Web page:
Nasser’s story

This is my story of how I have come to reside at St James Priory. I am 30 years old, born in High Wycombe in Bucks. where I was raised and brought up a Muslim. I come from a close knit family, where the family is very important and you are loyal to each other.

As I progressed in my life and got older I started to feel as though I was somewhat different to other children my age: I would feel quite alone as a child. This feeling created much fear in me as I grew older and became more socially active in my early adolescence. I started to hang around with a group of kids: this is where I first tasted alcohol.

This was a very big occasion for me as being Muslim I had been told that I could not drink alcohol, from a young age. However I wanted to fit in with the rest of the kids so I drank, and from that moment in my life something changed inside me which made me feel confident and whole for the first time in my life. I went on to use crack cocaine and heroin in the next few years and spent 13 years of my life chasing that feeling of wholeness I experienced in the beginning. My journey has taken me to many different institutions and countries as I said in the beginning; I come from a culture that does not allow you to show emotions or to say I have a problem.

My family tried everything that was in their power, to help me try and overcome my addiction. I had been to treatment centres abroad: many a holy man had prayed over me or for me. None of these methods worked. I stayed with different relatives I different parts of the country and I would be ok for a while, then the day would come again that I would use crack and heroin again. Again I would be committing crime to feed my habit, and I would end up in prison yet again. This cycle seemed to keep recurring in my life and I could not find a way out. All the love and prayers of my family had not worked; all the love of a partner could not pull me out of this bottomless pit which I had somehow gotten into.

In 2003 I had had enough emotionally. I was hung-over: physically I was a wreck and spiritually I was dead. I turned to religion and God, which I loathed. I had been brought up with a punishing and unloving God: I turned to him and asked for help. I had been in a treatment centre in Pakistan. I was beaten. I was on my way back; my experience told me I would be using in a few weeks. I was stood on a beach with the sun setting in Karachi: I looked at the sky and I prayed from my heart, “If you are there, I need you, I need help”.

I came back to England where after three weeks of praying and trying to follow religion as best as I could, I relapsed yet again. However this time the madness that my life turned into was far worse than anything I had experienced before: I was dead inside. This is the only way I can describe my condition. I have never felt so alone, so helpless and so afraid in my whole life. The thought came to me to end it all: I did not even have the courage to do it.

Through a series of events I was given a DTTO by the courts in High Wycombe. I was given the chance to do treatment at Walsingham House; I would have to go away from my home town and live in a new place and environment, which would be hard away from family. I was willing though, I had to be, as everything I had tried had not worked before. So, I came to Bristol. As I arrived at Walsingham House I came to the entrance and saw there was a church within the grounds. My head went off on one thinking “They’re going to try and convert me into a Christian”. I walked into the treatment centre and was welcomed by my counsellor and I felt a bit better as she was very friendly. That evening I was welcomed into Walsingham House by the residents who went around telling their individual stories. For the first time in years I felt safe, I felt comfortable and I had peace of mind and hope that things will be OK.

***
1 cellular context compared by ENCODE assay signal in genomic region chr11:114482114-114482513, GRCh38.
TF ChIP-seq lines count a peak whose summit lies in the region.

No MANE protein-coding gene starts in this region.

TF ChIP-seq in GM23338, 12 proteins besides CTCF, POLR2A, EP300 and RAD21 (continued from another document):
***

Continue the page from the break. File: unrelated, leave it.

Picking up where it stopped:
I still was hung up on the idea about the church and this serenity prayer business. I then spoke to my counsellor who reassured me that no-one was going to try to convert me or preach to me about God, I did not have to believe in God to be a resident at Walsingham and I did not have to convert over the following three months.  I met and spoke to people who worked at Walsingham I thought people like those who worked there did not exist any more. I was given support, food and medical help, and most importantly my belief was smashed that no-one would understand where I came from because not only was I a user but I am Asian, and how can you understand me if you are not Asian and have not been brought up like me? This illusion was smashed as all my peers had been through some if the same situations as me, and my counsellor understood what I had been through and supported me in the changes I needed to make my life.

I am currently 15 months clean and sober and I am a resident at St James House, the third stage of treatment. I have continued to get support and help from the project alongside the different fellowships I have accessed for support today. I have a full life: I have just completed a college course in youth work. I currently work for crime concern as a youth worker. 15 months ago I was sat in a prison cell with no future; today that has changed. I am also about to move into my won place and start a new job. I could not have travelled this path without the help of the Project. I hope today I have a future and life has got better and better. If you have a problem and you cannot stop using drink, please, I beg you, come and find life again and taste the sweetness of life once again. Don’t let any prejudice around the church stop you from finding your life again and those dreams you have and think will never come true: they will one day at a time.  I hope my story helps someone to find peace and pleasure in living again.